So, with all that said, I have decided to let my students choose essays from The New Yorker magazine. I gave them a word limit and a specific place to look for the essays online. There are enough that I am hoping each students will be able to find something that is challenging and interesting. It also exposes them to new ideas that are current and real. So many of my students were nervous about talking about local issues in previous papers because they did not feel informed. I am hoping that this adventure with the New Yorker will actually empower them and give them more confidence in their ability to find out what is going on and have an opinion about it. Plus, these essays are well written while also leaving room for response and critical thought.
Am I off in left field? Let me know.
What problems should I prepare for with this?
Monday, October 13, 2008
Please help. I would love recommendations about texts to use. Again, I am looking for about three options. Also, any student samples or thoughts on teaching paper #3 would be great. I understand how it fits into the sequence, but I know I am going to have more questions along the way.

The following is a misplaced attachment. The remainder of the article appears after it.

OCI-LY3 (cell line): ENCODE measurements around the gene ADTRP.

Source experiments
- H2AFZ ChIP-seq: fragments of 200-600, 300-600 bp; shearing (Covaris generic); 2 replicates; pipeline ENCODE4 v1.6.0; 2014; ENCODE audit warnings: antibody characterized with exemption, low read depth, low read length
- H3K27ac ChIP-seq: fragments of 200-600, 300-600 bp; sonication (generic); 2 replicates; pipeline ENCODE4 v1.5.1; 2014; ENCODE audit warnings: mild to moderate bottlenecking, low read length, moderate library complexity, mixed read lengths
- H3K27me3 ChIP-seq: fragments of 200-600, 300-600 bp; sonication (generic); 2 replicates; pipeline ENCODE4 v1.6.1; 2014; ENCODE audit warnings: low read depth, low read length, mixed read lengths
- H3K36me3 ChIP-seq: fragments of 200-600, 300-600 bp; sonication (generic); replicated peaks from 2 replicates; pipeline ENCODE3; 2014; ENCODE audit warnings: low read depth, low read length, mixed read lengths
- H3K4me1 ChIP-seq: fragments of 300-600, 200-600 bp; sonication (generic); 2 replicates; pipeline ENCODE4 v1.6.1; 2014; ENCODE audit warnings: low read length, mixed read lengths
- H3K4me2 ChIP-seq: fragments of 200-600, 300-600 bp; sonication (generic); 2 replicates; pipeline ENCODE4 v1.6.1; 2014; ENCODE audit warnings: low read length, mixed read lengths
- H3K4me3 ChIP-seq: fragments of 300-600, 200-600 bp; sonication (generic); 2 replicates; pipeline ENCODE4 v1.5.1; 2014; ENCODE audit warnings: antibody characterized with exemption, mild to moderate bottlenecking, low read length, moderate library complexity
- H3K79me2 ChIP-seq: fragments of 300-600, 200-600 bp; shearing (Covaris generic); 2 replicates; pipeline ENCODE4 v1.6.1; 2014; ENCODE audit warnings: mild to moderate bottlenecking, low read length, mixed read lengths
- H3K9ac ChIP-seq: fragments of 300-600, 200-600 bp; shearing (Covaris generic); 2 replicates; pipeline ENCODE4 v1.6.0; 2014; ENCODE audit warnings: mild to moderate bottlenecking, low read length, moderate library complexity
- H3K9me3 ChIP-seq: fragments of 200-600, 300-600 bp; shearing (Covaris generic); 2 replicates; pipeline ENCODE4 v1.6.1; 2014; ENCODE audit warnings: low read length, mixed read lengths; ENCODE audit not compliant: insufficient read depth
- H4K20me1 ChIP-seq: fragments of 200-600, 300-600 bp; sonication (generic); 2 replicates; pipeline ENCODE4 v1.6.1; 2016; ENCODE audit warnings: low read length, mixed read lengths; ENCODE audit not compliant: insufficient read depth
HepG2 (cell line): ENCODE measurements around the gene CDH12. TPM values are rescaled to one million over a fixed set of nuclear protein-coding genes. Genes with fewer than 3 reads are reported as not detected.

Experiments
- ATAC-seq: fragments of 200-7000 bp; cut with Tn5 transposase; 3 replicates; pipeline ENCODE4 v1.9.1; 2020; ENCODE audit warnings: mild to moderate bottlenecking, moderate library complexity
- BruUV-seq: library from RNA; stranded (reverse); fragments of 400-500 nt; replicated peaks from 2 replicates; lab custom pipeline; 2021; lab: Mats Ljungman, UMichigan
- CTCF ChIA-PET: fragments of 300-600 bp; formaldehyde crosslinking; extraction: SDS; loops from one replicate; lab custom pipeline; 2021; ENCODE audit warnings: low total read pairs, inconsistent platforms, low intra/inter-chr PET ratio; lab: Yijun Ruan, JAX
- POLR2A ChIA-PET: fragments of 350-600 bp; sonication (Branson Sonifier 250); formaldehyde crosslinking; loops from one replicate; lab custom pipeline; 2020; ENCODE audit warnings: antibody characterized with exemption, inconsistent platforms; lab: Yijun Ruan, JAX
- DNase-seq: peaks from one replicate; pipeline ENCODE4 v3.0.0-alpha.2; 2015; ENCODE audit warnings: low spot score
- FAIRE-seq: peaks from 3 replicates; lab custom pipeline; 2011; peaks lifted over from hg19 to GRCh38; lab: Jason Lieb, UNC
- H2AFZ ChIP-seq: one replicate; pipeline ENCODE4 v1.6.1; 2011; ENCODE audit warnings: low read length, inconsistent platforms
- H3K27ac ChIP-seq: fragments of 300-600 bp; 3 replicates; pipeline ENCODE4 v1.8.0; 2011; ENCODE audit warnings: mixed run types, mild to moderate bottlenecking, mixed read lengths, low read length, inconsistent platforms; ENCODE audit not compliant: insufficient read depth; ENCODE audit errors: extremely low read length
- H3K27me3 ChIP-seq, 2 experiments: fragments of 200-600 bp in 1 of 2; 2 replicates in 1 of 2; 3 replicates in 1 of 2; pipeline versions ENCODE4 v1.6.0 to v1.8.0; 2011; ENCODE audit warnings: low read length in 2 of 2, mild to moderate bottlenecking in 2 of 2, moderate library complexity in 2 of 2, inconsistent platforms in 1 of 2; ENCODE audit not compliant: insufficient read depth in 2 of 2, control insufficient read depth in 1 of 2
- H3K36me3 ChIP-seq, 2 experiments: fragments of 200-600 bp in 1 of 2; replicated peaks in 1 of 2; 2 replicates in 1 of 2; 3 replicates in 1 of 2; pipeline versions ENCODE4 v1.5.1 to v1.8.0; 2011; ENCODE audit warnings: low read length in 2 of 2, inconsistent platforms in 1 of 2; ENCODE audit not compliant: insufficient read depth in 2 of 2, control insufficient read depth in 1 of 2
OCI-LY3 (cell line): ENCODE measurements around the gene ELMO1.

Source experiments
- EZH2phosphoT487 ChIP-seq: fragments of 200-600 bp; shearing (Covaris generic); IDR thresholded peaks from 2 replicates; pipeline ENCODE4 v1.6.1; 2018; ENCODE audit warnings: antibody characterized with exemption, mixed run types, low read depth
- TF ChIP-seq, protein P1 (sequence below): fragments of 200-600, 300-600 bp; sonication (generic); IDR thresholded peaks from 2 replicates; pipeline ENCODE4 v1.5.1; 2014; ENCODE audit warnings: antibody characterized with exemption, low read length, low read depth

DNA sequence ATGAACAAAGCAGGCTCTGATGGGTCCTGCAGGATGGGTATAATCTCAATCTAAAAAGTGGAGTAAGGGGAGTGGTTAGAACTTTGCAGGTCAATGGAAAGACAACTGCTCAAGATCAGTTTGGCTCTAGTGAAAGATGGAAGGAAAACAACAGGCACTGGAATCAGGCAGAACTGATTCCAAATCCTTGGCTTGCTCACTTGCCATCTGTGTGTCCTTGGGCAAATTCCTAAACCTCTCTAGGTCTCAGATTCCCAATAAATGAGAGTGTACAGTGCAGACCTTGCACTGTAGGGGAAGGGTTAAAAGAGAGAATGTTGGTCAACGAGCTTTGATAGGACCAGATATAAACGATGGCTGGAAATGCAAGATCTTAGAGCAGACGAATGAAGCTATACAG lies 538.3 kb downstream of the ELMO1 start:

Friday, October 10, 2008
Sunday, October 5, 2008
Our October meetings are also coming up on October 7 and 8 in SC 206 g/h. Please come to one of them. I'll have hard copies of preference sheets for those who haven't yet filled them out, but I'd appreciate having them back by the 15th. One of our October agenda items is to prepare for annual class observations. We'll plan to spend the bulk of our time discussing responding to student writing, since at this point you've probably at least received, if not already returned, the first major writing project of the term.